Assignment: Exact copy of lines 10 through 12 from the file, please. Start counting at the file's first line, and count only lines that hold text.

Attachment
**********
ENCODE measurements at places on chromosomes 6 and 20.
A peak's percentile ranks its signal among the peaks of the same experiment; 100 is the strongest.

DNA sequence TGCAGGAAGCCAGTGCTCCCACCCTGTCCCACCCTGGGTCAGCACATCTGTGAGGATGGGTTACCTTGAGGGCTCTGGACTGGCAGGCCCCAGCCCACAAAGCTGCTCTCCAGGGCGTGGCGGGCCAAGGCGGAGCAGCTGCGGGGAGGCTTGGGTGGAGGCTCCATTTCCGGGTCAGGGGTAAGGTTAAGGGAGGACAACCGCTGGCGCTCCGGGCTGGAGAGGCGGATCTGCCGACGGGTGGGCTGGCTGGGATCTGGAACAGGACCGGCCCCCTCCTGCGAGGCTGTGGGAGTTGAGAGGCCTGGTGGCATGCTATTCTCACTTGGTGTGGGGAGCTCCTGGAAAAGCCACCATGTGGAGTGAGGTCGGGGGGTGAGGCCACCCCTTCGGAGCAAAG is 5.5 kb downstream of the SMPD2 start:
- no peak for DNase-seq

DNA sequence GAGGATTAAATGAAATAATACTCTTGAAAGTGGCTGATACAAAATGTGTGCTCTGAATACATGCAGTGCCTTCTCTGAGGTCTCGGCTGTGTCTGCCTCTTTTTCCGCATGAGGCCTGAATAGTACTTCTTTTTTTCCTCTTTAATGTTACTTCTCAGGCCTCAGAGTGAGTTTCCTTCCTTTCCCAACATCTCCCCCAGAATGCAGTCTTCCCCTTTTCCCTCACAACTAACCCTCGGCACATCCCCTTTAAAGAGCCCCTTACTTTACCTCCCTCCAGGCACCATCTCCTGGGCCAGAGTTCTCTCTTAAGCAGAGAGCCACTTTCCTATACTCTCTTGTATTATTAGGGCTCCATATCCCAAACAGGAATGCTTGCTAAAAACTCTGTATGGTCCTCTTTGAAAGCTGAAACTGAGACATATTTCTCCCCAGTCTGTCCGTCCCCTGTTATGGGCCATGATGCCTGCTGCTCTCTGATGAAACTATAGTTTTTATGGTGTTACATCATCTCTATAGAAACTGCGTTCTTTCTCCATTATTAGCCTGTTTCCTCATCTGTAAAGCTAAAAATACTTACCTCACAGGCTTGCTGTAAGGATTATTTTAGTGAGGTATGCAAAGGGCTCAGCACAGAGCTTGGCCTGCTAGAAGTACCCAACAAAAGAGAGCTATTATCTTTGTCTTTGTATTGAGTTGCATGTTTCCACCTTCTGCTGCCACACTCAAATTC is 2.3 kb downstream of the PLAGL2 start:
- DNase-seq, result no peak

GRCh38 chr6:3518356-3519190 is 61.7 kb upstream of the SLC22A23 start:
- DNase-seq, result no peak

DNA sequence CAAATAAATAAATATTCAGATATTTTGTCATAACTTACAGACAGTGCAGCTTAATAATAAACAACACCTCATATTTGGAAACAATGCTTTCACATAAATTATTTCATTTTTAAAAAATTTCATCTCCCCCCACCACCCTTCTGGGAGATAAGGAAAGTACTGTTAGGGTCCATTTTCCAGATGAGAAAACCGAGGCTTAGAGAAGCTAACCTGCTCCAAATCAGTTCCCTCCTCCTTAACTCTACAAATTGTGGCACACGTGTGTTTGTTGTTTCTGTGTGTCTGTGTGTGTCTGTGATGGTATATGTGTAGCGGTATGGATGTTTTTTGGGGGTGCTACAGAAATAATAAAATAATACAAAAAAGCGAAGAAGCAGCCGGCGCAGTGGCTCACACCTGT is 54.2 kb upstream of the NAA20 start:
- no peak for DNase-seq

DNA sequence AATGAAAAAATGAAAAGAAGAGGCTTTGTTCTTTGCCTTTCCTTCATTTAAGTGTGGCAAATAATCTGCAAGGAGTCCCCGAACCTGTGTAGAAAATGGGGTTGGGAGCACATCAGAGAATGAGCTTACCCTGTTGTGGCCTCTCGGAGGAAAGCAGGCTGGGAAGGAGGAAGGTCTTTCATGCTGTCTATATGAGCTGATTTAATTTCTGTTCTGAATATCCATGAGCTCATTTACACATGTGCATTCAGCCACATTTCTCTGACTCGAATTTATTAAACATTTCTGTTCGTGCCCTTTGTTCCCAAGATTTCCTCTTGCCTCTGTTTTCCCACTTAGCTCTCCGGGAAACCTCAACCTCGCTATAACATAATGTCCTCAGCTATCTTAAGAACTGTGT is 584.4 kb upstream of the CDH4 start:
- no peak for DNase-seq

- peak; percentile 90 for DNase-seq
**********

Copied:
- no peak for DNase-seq

DNA sequence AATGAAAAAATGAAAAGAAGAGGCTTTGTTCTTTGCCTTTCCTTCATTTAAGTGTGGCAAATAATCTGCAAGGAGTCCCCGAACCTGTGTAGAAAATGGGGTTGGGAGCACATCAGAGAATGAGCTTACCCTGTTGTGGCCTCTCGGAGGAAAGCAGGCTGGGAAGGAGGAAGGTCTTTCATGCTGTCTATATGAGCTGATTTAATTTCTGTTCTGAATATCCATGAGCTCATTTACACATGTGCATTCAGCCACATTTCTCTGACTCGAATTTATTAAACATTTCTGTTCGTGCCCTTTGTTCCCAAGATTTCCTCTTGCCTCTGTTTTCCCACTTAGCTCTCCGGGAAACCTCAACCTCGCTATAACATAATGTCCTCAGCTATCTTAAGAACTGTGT is 584.4 kb upstream of the CDH4 start:
- no peak for DNase-seq